New research by Brock University shows adolescent bullies have a higher number of sexual partners than their non-bullying peers.
Building on previous studies on the issue, Brock Associate Professor of Child and Youth Studies Tony Volk looked at what makes teens willing and able to use bullying as a strategy to meet their sexual needs.
“Is it being really angry? Is it being really reckless? Is it being really low in empathy? These are all common ideas to explain this behaviour,” says Volk, whose research was published last month in the journal Evolutionary Psychology Science.
“The answer, generally speaking, was no to all of that,” he says. “The one common personality trait was being willing to exploit others, an arrogant belief that you deserve better than other people or that different rules apply to you, something, sadly, we see in the adult world.”
The research team, headed by Volk, set up two groups, one consisting of younger teens with an average age of 13.5, and another group with an average age of 18.5.
Participants in both groups filled out the HEXACO Personality Inventory and a questionnaire that measured how frequently they were involved in bullying activities in school.
Co-developed by Brock University and the University of Calgary, the HEXACO model measures six major dimensions of personality: honesty-humility; emotionality; extraversion; agreeableness (versus anger); conscientiousness; and openness to experience.
The team found that both older and younger teens who scored low in honesty-humility were most “willing and able to use bullying as a way to get sexual partners, which in turn may increase their sexual opportunities,” says the study, titled “Do Bullies Have More Sex? The Role of Personality.”
Older teens who scored low on agreeableness and were more introverted were also more likely to be bullies, although they didn’t necessarily have more sexual partners than their non-bullying peers.
Teens bullying to gain sexual partners exhibit several characteristic behaviours, Volks says.
Boys tend to intimidate girls by controlling the girls’ movements and who they have access to, and threaten to harm the girls’ reputations if they don’t go along with the boys’ demands.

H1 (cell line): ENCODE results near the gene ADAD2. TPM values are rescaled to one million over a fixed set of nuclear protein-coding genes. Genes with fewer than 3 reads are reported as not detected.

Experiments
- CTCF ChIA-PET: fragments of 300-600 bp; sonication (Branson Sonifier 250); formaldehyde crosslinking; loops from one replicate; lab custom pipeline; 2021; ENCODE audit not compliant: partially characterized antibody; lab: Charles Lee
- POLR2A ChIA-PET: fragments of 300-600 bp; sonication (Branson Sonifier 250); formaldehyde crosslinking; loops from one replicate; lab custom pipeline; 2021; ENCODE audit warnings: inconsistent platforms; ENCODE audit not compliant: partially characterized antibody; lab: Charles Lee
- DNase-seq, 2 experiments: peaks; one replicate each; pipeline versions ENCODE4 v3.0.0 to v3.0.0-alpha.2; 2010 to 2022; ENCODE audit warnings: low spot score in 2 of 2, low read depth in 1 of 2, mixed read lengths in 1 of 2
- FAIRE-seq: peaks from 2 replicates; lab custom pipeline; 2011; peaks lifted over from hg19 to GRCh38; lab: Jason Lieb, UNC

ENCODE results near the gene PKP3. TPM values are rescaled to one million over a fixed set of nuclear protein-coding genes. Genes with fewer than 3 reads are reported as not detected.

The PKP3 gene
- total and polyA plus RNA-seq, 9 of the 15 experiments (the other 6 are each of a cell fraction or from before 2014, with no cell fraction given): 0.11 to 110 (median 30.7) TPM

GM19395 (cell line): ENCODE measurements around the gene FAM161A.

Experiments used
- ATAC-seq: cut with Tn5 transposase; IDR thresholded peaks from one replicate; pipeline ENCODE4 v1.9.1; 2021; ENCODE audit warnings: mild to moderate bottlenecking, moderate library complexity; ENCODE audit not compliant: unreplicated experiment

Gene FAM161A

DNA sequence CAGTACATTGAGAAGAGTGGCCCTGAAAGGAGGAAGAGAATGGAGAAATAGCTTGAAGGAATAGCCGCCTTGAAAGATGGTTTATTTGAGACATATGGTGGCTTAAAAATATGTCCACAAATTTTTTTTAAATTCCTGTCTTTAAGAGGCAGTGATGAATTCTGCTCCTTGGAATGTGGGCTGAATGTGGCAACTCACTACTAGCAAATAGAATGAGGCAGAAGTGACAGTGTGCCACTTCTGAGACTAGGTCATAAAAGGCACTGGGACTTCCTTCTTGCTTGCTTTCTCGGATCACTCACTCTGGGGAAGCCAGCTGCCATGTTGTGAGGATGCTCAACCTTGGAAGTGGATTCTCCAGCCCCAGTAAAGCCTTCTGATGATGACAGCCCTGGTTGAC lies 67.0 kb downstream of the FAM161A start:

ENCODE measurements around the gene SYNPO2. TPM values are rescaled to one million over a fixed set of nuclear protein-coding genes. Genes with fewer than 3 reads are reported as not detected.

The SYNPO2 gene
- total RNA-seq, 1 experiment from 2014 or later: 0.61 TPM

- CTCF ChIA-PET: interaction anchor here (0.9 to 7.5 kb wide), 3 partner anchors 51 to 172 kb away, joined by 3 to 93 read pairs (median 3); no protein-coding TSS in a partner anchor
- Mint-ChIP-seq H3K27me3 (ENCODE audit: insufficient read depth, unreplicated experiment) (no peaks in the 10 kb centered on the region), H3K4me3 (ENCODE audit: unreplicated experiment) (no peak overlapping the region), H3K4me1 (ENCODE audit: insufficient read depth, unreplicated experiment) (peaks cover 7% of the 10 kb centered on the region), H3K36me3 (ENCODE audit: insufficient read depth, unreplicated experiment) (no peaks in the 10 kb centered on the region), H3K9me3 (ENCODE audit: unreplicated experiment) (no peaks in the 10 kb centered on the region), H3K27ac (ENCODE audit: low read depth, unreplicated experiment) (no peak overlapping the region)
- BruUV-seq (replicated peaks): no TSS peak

Volk says girls tend to “browbeat” boys into doing what the girls want and also threaten to harm the boys’ reputations.
Both boys and girls will attack their same-sex competitors.
“Because the bullies view themselves as being more deserving and others as less deserving, they’re more likely to view life as a competition where there are winners and losers: ‘I’m going to knock down the losers so I can be a winner,’” says Volk.
Opinions vary as to the ‘nature versus nurture’ debate on whether bullying and other types of behaviours are biologically determined or come about as a result of environment.
This includes mixed messages about respecting women and prominent figures who bully to get what they want, says Volk.
“The analogy I always use when I talk about development is that it’s like baking chocolate chip cookies,” says Volk. “What’s more important to have? Chocolate chips, which are your biological ingredients, or an oven, which is the environment? You need both.”
He says bullying by teens who score low on honesty-humility can be reduced if parents are aware of their teens’ activities.
“Our results suggest that both research and intervention efforts with older and younger adolescents need to recognize and respond to the relationships between personality, sex and bullying,” says the study, whose first author, Daniel Provenzano, was a master’s student at Brock. Provenzano is now at the University of Windsor.
There are ways to cut down on teen bullying, says Volk. These include:
Changing competitions in schools to move away from a winner-loser model to one where many people win
Addressing issues of income inequality
Provide bullies with meaningful roles and responsibilities in schools and at home